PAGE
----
For more than 20 years, Pennywise have been the punk band metal fans could also wholeheartedly embrace. The Californians were well-schooled in the art of being festival party-starters, even working Beastie Boys’ “(You Gotta) Fight For Your Right (To Party)” in jest among anthems such as “Fuck Authority” and “Society”.
Killswitch Engage‘s ability to induce metalcore-gasms and a frenzied mosh among their faithful remained undiminished. The Mass-holes tore through a greatest hits-style set with zeal, also littering it with a few new tunes. Guitarist Adam Dutkiewicz’s usual hijinks and wisecracks were the ideal foil for vocalist Jesse Leach’s soulful, wholehearted presence.
Now well into their third decade of being arguably metal’s favourite misery guts, Paradise Lost and their melancholic gothic/death/doom seemed an appropriate fit for a late afternoon indoors affair amid the dreary conditions. The Englishmen have experienced somewhat of a career second wind recently, and judging by the turnout, misery sure loves company.
Opening with a bludgeoning “Redneck Stomp” – a track with a groove wider than the Grand Canyon – perfectly set the tone for Obituary. The Floridian death metal mainstays’ swamp-laden riffs have been imitated by many, but rarely replicated with such intent. Leaning heavily on their first two LPs was a deft move, and John Tardy’s distinctive gurgle stayed intact.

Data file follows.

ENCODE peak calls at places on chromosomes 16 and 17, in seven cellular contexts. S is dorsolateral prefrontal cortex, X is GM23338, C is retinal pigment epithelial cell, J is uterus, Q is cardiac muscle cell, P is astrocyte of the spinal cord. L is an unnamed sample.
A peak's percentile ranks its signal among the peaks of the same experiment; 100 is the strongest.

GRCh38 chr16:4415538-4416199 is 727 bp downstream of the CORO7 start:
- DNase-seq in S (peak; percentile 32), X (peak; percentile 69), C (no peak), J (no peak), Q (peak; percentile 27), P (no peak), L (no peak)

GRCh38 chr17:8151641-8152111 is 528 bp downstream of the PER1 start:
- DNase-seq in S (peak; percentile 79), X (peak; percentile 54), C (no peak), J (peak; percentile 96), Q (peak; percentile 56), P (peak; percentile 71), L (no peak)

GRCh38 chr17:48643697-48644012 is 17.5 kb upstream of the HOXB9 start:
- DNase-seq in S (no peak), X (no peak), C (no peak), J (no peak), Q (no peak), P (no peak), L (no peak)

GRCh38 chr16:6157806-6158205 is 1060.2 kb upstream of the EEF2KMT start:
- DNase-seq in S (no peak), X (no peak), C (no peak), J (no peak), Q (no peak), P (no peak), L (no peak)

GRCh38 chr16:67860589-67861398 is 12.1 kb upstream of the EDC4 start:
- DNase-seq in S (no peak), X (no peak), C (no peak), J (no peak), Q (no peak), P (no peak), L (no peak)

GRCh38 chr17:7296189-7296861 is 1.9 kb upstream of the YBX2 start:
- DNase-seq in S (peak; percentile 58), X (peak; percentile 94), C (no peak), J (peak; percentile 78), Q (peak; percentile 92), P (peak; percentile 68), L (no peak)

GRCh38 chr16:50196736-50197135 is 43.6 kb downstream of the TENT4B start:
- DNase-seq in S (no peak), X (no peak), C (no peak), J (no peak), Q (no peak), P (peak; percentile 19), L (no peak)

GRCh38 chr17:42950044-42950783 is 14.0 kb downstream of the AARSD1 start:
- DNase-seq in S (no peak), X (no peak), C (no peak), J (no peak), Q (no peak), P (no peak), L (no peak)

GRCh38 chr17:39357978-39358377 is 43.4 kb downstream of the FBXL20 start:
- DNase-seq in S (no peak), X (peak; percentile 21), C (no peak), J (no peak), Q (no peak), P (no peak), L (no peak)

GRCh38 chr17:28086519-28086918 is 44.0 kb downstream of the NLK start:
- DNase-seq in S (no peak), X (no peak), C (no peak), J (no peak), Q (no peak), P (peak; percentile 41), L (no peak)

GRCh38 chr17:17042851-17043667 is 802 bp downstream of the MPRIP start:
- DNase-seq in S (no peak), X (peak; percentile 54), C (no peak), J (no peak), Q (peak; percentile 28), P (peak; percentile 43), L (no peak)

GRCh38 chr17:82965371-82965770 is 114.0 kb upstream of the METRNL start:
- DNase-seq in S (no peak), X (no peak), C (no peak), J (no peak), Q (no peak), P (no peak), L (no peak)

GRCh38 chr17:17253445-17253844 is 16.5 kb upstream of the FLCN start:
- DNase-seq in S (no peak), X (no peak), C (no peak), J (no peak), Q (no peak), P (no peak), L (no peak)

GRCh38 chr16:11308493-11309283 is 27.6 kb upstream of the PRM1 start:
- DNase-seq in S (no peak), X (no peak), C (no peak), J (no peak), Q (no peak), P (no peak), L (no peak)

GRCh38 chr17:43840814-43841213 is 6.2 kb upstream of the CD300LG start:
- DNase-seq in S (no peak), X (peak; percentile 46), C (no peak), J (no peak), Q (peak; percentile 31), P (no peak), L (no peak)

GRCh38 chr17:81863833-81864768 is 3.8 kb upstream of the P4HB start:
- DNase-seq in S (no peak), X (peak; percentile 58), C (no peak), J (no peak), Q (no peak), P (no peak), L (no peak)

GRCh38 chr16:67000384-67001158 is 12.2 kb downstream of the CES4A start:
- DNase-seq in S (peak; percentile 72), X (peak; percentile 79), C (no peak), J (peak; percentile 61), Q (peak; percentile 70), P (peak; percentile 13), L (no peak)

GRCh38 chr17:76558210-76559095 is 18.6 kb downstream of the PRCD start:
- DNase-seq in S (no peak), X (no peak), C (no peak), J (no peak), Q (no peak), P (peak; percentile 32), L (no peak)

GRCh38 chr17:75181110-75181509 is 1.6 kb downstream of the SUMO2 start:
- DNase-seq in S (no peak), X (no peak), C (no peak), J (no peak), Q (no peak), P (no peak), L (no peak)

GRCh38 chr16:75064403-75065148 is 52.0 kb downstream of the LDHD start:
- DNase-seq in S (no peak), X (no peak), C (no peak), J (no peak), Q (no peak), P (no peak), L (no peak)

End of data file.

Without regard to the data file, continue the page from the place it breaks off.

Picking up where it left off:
Welsh melodic metal mega-stars Bullet for My Valentine are not always an entirely convincing prospect on disc, but put them in front of a main stage crowd and it makes greater sense. Frontman Matt Tuck led his charges through “Your Betrayal, Scream Aim Fire” and “Waking The Demon”. This reviewer still wasn’t entirely won over – the banter a tad cringe-inducing, the more radio-oriented songs contrived – but there’s no questioning their appeal among younger audiences.
“Let’s say that rock’n’roll is the devil’s music, and we know it for a fact to be absolutely, unequivocally true,” late comedian Bill Hicks once suggested. “At least he fuckin’ jams!” Such a sentiment applies to occult Swedish collective Ghost. Flanked by anonymous cohorts the Nameless Ghouls, vocalist/mock Satanic priest Papa Emeritus III commanded his congregation with the simplest hand gesture, imploring them to “come together, for Lucifer’s son”; earnestly sung in unison during closer “Monstrance Clock”. A modicum of mystique and theatricality in 2016 is refreshing.